Humboldtians In Private

Kween Kong: Comedy Against Racism

The photo shows Lynette Mayowa Osinubi in a discussion following a showing of her film, Acting White, in Berlin. In the United States, “acting white” is a derogatory term used to refer to people of colour who supposedly betray their own culture by fulfilling the behavioural norms and expectations of white society. In the documentary, Mayowa, as she is known artistically, explores how this negative judgement affects one’s own identity and what consequences it has for the psyche.

  • Recorded by Mareike Ilsemann
Saturn-ähnliches Dekortationsbild

Lynette Mayowa Osinubi comes from Atlanta, United States, where she has her own film production company. Her documentary Acting White was selected for the 2020 Berlin Feminist Film Week. In 2018, she moved to Berlin as a German Chancellor Fellow and founded the ISSA Comedy Show.

 

Lynette Mayowa Osinubi

Mayowa comes from Atlanta, Georgia. In 2018, she moved to Berlin as a German Chancellor Fellow to make a documentary about the experiences of people of colour in Germany. Mayowa is a film maker, YouTuber, model and event host. In Berlin she discovered stand-up comedy as a form of expression. In general, she is sad to say, the comedy scene is dominated by sexist and racist humour. So, two years ago, she launched ISSA Comedy Show. ISSA is now not only the first, but also the largest event that provides black artists and comedians from the LGBT community with a stage where they do not have to fear encountering hostility or discrimination.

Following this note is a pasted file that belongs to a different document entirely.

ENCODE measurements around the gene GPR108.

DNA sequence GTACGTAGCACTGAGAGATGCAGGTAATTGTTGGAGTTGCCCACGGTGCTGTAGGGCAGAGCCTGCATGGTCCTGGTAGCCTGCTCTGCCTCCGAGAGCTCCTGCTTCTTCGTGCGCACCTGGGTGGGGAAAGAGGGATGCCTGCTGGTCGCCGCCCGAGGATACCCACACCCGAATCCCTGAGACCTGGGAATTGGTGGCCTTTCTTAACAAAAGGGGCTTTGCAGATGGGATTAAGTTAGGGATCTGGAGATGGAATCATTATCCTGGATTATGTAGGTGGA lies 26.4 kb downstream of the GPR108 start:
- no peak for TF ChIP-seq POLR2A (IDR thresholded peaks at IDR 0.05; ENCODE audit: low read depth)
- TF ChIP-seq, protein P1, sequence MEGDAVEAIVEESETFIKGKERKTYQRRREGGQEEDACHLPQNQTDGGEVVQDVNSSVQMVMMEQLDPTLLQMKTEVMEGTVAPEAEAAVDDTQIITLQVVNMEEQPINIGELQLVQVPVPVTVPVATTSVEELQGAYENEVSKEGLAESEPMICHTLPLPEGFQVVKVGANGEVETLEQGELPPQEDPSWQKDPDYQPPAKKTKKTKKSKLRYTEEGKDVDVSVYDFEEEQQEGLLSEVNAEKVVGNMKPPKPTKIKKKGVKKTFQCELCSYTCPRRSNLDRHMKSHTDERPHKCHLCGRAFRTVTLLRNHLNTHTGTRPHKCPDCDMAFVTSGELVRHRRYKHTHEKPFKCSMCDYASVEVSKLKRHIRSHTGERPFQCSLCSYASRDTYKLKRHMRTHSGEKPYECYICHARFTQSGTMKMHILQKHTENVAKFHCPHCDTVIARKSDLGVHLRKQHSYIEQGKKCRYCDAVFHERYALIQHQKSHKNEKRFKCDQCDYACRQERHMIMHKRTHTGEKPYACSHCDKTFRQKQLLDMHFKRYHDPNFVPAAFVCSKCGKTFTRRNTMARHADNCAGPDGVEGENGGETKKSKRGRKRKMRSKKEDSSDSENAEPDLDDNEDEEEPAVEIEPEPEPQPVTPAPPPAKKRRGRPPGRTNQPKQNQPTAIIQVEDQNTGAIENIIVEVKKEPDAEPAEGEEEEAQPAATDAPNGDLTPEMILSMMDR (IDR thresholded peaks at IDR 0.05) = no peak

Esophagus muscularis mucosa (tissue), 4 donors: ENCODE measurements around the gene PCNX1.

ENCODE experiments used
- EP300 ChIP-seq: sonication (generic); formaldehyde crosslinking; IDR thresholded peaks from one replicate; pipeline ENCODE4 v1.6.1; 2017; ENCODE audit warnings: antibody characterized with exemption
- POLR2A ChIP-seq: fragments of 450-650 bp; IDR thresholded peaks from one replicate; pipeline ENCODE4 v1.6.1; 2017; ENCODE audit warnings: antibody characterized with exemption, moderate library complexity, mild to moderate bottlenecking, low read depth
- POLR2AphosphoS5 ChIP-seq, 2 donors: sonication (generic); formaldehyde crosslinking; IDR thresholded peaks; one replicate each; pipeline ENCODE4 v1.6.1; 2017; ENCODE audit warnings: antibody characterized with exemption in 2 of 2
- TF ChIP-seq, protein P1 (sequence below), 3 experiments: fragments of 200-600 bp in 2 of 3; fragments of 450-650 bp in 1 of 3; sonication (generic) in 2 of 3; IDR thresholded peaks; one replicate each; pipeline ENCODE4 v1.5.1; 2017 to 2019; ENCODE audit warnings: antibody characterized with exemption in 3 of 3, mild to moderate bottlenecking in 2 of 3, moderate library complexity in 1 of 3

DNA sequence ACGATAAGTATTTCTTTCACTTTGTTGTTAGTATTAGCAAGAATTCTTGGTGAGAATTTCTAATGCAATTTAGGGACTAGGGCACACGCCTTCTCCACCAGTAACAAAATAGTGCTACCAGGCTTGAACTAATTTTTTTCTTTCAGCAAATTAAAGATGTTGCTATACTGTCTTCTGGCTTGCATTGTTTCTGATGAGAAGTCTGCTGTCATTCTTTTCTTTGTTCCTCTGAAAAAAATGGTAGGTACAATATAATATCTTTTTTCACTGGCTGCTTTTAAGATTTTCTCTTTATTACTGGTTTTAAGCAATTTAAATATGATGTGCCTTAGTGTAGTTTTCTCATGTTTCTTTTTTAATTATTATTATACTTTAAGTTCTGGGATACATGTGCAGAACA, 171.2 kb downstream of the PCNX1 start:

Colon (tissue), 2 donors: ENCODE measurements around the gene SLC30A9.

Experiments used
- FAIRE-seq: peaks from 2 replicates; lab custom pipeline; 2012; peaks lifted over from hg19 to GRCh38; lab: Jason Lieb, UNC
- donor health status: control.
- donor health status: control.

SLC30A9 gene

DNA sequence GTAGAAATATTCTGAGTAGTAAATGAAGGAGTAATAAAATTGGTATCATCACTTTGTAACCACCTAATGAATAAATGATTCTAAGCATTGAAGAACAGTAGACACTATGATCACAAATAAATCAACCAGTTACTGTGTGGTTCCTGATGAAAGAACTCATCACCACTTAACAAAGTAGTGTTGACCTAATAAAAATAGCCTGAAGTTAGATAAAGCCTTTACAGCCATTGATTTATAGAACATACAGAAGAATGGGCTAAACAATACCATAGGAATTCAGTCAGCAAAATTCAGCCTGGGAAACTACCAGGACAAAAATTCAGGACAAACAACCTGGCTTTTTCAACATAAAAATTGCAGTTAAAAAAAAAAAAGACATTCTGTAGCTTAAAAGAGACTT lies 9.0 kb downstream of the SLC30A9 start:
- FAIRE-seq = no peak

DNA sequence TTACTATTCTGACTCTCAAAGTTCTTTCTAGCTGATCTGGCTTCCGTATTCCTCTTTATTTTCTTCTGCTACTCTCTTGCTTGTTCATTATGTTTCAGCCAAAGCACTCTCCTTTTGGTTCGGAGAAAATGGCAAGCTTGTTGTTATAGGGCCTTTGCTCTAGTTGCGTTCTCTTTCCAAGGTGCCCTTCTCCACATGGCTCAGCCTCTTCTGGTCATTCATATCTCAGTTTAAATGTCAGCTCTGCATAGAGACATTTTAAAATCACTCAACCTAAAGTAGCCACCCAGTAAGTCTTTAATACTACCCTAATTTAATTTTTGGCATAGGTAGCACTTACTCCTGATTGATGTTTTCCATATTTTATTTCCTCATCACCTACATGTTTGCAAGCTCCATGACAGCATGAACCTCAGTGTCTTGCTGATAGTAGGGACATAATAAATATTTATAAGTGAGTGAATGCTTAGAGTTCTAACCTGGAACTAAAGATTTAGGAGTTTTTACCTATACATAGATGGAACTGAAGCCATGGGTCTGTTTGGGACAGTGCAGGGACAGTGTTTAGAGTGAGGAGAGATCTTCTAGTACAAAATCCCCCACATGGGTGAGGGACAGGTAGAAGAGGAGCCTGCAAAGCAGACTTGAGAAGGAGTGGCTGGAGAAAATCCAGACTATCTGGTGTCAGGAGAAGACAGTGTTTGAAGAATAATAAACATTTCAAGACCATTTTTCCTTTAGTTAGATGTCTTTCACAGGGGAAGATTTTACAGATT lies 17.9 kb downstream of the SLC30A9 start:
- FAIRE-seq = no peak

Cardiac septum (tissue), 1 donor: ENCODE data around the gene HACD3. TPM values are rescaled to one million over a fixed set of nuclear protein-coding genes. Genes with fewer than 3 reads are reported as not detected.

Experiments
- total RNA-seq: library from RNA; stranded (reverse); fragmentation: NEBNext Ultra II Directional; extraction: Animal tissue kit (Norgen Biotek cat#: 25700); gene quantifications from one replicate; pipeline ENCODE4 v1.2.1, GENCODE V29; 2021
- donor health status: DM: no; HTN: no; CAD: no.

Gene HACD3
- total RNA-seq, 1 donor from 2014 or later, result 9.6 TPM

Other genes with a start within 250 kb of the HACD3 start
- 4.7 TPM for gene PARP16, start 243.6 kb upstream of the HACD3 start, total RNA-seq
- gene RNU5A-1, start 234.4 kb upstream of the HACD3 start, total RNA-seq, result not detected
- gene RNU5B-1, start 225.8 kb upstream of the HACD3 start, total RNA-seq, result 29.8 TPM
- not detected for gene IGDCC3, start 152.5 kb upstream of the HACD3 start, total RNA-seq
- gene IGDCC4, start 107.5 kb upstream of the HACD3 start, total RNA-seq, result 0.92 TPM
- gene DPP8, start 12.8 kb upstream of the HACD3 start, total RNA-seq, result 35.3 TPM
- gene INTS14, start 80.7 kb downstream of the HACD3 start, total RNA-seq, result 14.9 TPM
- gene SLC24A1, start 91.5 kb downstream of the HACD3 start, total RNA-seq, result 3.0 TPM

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An event like this takes courage. For Mayowa, it is important that her events are held in a safe space. Her first full evening’s programme, Kween Kong, attracted some 400 enthusiastic fans. As the host, Mayowa ensured there was barrier-free access for people in wheelchairs and translators for those who did not speak English. On stage, Mayowa uses stand-up to expose the absurdities of a sexist and racist society and to discover the healing power of laughter together with her audience.

As a black woman living in Berlin, you are sometimes alienated from yourself, she feels, because you represent the “other” in contrast to the majority white population. During the fellowship, Mayowa came to the conclusion that Berlin society is not as tolerant as many believe. She intends to continue speaking out and encouraging people to find a voice for their very own stories – whether as a film maker or a comedy show host.

published in Humboldt Kosmos 111/2020

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